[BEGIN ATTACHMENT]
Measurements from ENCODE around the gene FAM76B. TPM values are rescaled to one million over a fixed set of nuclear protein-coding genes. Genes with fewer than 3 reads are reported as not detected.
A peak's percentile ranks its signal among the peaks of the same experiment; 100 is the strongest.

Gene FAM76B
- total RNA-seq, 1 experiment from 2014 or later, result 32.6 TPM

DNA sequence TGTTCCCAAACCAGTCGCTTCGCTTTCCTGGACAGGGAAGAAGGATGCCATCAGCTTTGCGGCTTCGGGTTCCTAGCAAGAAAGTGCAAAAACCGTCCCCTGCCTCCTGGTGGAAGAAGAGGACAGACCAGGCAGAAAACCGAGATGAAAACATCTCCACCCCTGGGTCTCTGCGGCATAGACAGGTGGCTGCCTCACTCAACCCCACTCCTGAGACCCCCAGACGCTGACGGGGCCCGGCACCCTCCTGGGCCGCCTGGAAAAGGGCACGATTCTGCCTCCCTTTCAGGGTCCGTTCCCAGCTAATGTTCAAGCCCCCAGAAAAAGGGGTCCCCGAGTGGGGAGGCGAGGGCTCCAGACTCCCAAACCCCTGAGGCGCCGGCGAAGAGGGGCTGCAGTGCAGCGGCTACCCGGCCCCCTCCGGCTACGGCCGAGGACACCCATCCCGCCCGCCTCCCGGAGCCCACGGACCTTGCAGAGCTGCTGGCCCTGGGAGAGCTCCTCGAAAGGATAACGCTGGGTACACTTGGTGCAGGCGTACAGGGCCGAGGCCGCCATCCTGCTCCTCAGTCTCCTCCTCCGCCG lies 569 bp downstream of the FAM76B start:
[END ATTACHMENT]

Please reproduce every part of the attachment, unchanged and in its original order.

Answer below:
Measurements from ENCODE around the gene FAM76B. TPM values are rescaled to one million over a fixed set of nuclear protein-coding genes. Genes with fewer than 3 reads are reported as not detected.
A peak's percentile ranks its signal among the peaks of the same experiment; 100 is the strongest.

Gene FAM76B
- total RNA-seq, 1 experiment from 2014 or later, result 32.6 TPM

DNA sequence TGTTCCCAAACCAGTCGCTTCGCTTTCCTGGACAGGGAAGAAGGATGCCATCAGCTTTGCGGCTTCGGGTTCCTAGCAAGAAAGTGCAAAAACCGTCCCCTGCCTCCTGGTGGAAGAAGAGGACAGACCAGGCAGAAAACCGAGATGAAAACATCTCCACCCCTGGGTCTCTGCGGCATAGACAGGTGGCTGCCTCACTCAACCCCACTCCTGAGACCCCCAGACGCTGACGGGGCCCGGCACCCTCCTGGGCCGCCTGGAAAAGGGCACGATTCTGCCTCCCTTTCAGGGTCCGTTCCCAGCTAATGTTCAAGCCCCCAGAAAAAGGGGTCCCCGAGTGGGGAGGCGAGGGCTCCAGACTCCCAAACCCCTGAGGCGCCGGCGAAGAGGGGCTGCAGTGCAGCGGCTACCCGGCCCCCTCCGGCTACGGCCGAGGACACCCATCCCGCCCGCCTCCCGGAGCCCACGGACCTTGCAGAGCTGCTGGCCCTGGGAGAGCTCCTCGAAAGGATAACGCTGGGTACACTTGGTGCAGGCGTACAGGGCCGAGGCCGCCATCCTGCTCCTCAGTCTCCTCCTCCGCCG lies 569 bp downstream of the FAM76B start: